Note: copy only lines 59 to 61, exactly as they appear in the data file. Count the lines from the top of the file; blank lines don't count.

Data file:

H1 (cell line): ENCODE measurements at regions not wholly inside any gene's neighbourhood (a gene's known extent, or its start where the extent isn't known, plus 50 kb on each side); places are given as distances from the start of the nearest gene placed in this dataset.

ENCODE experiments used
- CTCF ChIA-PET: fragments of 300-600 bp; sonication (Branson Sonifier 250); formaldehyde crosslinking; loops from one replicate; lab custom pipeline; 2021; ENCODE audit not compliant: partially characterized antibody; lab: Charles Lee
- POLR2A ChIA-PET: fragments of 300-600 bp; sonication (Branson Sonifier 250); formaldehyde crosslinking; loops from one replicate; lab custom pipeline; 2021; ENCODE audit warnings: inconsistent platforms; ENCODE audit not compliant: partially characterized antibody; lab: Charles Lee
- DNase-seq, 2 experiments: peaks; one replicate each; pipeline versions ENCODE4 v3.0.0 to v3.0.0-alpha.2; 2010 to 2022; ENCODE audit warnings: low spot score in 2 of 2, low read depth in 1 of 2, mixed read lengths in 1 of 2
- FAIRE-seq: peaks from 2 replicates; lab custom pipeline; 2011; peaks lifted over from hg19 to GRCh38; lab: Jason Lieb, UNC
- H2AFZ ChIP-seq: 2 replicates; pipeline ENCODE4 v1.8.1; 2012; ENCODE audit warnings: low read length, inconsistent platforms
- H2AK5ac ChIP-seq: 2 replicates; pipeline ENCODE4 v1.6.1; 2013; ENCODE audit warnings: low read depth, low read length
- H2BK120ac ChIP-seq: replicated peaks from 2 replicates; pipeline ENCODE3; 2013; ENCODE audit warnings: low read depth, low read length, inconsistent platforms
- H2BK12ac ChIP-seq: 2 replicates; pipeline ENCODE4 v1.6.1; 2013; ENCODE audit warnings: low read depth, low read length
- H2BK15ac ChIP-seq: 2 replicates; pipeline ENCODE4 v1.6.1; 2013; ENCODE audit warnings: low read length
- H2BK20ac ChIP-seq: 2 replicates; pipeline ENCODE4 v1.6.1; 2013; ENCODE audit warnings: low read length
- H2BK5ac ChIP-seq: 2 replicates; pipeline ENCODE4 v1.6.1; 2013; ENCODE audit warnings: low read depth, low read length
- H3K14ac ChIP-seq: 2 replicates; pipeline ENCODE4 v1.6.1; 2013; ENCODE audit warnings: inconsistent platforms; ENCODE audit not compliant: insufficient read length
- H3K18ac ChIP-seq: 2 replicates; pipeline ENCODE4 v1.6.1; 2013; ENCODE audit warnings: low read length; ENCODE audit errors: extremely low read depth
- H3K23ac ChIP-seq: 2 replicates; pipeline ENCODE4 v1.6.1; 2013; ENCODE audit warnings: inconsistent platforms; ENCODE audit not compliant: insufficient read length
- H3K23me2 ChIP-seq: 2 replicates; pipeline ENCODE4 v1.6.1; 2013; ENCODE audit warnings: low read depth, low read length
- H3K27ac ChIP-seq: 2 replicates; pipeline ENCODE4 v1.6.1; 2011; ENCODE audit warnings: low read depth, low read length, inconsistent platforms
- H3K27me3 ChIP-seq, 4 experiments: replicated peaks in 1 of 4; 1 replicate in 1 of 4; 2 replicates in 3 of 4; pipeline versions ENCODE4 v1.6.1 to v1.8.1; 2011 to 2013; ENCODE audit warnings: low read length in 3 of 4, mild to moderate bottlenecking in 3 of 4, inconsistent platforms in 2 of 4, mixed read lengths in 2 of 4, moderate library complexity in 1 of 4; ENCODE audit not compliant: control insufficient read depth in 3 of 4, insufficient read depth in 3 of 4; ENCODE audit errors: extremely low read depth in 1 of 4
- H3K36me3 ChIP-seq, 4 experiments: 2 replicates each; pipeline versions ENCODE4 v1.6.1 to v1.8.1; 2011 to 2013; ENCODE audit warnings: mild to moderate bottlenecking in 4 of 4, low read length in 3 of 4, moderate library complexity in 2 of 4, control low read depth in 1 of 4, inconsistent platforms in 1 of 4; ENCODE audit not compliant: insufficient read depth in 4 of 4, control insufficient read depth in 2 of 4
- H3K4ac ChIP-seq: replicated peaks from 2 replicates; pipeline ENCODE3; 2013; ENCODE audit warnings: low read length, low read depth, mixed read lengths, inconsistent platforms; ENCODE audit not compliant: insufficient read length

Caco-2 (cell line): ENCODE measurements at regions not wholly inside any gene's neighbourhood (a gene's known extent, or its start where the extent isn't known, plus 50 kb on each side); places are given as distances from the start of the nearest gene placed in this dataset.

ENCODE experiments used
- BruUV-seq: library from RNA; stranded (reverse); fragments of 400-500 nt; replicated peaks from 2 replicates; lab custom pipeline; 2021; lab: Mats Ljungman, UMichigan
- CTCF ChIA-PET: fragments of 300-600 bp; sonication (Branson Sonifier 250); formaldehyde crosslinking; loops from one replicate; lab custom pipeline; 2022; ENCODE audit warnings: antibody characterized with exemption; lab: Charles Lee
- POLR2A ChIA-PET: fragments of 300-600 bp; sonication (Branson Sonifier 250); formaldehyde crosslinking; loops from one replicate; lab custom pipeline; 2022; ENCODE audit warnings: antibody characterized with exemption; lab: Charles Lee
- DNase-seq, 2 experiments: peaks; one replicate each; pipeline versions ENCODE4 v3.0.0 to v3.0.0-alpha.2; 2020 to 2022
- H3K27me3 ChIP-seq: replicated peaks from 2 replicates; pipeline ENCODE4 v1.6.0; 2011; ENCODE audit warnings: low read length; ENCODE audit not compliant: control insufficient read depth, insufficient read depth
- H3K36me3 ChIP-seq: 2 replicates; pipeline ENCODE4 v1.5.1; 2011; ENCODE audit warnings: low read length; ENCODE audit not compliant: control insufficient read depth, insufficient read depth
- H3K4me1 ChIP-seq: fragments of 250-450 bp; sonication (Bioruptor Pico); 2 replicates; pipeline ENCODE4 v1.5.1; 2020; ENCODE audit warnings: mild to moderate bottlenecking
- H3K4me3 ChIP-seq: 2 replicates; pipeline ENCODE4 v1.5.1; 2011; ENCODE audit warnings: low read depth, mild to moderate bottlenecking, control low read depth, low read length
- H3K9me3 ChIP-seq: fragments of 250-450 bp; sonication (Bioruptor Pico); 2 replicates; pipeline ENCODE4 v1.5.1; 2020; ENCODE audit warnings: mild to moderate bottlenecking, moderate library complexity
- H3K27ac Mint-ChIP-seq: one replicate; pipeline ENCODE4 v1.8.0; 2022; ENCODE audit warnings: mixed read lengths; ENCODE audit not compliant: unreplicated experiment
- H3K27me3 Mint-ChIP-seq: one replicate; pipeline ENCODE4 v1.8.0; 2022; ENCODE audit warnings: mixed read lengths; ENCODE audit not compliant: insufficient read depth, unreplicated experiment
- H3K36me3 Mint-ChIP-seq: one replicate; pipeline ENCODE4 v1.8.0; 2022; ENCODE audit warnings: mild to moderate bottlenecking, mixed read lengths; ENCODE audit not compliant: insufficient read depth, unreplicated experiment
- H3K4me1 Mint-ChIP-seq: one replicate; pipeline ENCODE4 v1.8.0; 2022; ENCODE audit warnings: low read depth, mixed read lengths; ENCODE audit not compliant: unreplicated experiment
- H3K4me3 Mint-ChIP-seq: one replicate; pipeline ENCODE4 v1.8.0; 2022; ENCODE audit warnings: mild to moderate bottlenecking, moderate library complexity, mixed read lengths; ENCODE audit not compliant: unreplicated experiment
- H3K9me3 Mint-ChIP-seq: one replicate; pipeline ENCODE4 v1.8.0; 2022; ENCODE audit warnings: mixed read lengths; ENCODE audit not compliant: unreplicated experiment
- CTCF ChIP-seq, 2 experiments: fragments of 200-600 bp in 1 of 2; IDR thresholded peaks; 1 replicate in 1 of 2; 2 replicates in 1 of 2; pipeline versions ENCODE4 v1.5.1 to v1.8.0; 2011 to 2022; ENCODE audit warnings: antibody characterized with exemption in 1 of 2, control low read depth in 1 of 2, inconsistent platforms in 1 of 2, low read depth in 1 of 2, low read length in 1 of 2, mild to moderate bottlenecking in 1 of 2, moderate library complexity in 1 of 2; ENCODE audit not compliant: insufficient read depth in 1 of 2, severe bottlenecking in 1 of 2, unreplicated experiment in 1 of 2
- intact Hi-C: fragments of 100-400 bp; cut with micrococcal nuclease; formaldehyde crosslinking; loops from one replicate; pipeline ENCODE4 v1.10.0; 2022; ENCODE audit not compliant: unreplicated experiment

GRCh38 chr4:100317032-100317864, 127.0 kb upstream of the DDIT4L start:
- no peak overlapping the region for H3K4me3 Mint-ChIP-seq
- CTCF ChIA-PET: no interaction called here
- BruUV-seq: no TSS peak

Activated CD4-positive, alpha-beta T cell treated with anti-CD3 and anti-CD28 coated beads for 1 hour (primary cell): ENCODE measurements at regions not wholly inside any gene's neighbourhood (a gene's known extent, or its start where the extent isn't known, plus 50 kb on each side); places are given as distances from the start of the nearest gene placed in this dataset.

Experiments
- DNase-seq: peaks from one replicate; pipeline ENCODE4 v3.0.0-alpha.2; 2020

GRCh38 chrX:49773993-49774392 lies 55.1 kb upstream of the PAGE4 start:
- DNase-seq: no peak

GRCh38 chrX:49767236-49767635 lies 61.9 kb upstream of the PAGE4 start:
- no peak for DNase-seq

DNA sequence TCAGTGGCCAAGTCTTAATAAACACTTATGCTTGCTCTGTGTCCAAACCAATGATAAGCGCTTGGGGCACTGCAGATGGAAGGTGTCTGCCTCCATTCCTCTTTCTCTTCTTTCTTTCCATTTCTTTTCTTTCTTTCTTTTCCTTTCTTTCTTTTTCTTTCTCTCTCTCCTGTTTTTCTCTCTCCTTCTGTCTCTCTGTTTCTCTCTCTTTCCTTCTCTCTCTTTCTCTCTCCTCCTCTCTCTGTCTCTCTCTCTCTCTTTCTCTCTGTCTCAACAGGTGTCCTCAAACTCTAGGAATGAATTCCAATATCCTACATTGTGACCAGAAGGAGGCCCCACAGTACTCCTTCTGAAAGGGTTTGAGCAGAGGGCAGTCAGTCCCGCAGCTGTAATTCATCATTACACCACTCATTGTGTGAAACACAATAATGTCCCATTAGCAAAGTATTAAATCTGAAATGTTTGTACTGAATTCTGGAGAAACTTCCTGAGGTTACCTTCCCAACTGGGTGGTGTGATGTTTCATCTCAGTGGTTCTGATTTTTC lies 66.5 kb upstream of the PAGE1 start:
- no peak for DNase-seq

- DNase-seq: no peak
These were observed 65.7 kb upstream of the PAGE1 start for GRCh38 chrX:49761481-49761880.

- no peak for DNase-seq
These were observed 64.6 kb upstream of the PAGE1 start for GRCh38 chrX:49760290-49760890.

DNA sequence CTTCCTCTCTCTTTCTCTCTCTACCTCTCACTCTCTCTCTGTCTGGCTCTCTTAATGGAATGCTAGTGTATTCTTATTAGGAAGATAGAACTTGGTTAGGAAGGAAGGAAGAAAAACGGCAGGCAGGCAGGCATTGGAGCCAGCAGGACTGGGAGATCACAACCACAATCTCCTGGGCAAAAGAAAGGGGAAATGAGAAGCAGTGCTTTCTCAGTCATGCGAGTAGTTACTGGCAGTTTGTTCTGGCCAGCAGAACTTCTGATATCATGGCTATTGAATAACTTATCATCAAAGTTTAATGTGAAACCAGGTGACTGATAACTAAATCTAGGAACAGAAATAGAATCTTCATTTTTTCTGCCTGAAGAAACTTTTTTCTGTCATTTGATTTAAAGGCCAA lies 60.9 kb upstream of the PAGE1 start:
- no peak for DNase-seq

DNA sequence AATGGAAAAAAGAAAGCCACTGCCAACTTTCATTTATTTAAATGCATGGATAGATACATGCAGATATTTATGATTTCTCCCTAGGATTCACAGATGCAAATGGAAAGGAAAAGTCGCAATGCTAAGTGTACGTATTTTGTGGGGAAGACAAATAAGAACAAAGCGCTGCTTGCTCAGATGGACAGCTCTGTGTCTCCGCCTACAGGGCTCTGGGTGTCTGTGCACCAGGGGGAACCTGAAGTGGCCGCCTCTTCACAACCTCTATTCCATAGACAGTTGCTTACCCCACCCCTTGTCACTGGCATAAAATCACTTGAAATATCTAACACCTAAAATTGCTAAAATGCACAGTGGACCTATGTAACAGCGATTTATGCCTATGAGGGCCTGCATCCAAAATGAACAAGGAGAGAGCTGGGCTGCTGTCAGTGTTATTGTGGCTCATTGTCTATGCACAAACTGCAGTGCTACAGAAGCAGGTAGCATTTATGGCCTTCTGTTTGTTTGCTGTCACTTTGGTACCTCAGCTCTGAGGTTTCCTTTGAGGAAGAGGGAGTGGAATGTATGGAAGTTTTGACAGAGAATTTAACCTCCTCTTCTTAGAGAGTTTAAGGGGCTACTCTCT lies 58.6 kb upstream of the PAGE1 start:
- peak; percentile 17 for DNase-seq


- no peak for DNase-seq

DNA sequence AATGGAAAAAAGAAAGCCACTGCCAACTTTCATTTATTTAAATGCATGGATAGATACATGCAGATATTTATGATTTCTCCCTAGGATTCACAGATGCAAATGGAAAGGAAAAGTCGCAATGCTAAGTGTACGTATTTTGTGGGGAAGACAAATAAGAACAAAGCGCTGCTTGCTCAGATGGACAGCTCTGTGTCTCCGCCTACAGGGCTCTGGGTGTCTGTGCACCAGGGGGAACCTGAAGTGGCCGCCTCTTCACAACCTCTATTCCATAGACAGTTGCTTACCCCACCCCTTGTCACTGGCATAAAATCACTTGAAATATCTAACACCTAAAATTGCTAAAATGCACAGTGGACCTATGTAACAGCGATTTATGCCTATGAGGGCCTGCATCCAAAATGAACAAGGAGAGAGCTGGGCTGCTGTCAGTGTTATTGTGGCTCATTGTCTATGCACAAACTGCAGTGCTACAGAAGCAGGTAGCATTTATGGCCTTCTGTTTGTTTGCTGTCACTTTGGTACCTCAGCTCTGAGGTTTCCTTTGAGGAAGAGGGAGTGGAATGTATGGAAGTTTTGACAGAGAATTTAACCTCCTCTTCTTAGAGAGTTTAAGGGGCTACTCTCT lies 58.6 kb upstream of the PAGE1 start:
- peak; percentile 17 for DNase-seq